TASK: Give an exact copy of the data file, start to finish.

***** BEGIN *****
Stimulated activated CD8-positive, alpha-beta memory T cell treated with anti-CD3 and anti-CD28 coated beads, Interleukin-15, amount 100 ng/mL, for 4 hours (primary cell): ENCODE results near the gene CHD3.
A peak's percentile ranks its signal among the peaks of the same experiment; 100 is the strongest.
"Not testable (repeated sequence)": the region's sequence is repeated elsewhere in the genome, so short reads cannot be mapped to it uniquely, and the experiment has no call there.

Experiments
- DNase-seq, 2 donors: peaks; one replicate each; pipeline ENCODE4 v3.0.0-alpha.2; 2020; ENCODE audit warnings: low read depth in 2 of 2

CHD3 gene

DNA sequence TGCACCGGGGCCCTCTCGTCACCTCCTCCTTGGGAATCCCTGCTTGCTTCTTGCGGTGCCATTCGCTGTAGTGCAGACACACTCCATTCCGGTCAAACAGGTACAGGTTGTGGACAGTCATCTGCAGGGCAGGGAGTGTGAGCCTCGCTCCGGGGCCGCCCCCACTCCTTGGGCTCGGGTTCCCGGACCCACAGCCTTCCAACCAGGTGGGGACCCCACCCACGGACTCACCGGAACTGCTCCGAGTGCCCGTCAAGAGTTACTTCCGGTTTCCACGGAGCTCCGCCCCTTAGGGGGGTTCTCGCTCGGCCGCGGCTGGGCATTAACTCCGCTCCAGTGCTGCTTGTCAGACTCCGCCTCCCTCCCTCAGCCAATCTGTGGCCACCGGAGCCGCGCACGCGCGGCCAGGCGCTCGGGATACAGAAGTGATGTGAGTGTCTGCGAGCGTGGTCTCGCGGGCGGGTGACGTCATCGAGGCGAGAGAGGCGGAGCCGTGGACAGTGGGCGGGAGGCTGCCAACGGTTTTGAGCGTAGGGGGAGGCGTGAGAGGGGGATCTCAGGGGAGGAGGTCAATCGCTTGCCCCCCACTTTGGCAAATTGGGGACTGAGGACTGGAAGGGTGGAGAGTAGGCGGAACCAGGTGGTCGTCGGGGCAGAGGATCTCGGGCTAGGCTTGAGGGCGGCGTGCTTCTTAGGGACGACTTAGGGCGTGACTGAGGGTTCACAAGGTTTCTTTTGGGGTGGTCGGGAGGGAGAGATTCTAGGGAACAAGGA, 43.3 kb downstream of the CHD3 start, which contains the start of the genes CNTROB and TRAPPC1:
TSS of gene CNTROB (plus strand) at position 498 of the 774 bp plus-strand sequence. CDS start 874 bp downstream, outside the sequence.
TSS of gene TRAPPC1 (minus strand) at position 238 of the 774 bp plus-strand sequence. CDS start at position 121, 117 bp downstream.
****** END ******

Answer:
Stimulated activated CD8-positive, alpha-beta memory T cell treated with anti-CD3 and anti-CD28 coated beads, Interleukin-15, amount 100 ng/mL, for 4 hours (primary cell): ENCODE results near the gene CHD3.
A peak's percentile ranks its signal among the peaks of the same experiment; 100 is the strongest.
"Not testable (repeated sequence)": the region's sequence is repeated elsewhere in the genome, so short reads cannot be mapped to it uniquely, and the experiment has no call there.

Experiments
- DNase-seq, 2 donors: peaks; one replicate each; pipeline ENCODE4 v3.0.0-alpha.2; 2020; ENCODE audit warnings: low read depth in 2 of 2

CHD3 gene

DNA sequence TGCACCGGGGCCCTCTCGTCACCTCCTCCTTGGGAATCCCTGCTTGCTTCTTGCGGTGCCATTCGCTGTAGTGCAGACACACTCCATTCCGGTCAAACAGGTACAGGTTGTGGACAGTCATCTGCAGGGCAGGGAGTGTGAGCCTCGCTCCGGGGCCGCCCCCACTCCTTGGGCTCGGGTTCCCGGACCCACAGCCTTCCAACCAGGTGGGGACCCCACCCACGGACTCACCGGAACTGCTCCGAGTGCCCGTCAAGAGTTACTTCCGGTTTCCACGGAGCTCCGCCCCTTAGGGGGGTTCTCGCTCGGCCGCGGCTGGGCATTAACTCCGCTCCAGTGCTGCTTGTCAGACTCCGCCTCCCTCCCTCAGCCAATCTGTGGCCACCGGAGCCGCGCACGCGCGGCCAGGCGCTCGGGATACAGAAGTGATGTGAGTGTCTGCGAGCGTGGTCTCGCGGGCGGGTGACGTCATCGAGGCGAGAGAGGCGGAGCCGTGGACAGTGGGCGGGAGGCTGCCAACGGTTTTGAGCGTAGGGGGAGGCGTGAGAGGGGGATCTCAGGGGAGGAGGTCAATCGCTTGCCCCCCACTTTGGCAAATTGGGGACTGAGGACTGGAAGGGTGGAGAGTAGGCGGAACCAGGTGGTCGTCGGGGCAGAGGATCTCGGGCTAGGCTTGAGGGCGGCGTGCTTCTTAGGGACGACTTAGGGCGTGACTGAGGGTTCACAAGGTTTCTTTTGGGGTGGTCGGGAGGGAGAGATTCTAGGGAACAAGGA, 43.3 kb downstream of the CHD3 start, which contains the start of the genes CNTROB and TRAPPC1:
TSS of gene CNTROB (plus strand) at position 498 of the 774 bp plus-strand sequence. CDS start 874 bp downstream, outside the sequence.
TSS of gene TRAPPC1 (minus strand) at position 238 of the 774 bp plus-strand sequence. CDS start at position 121, 117 bp downstream.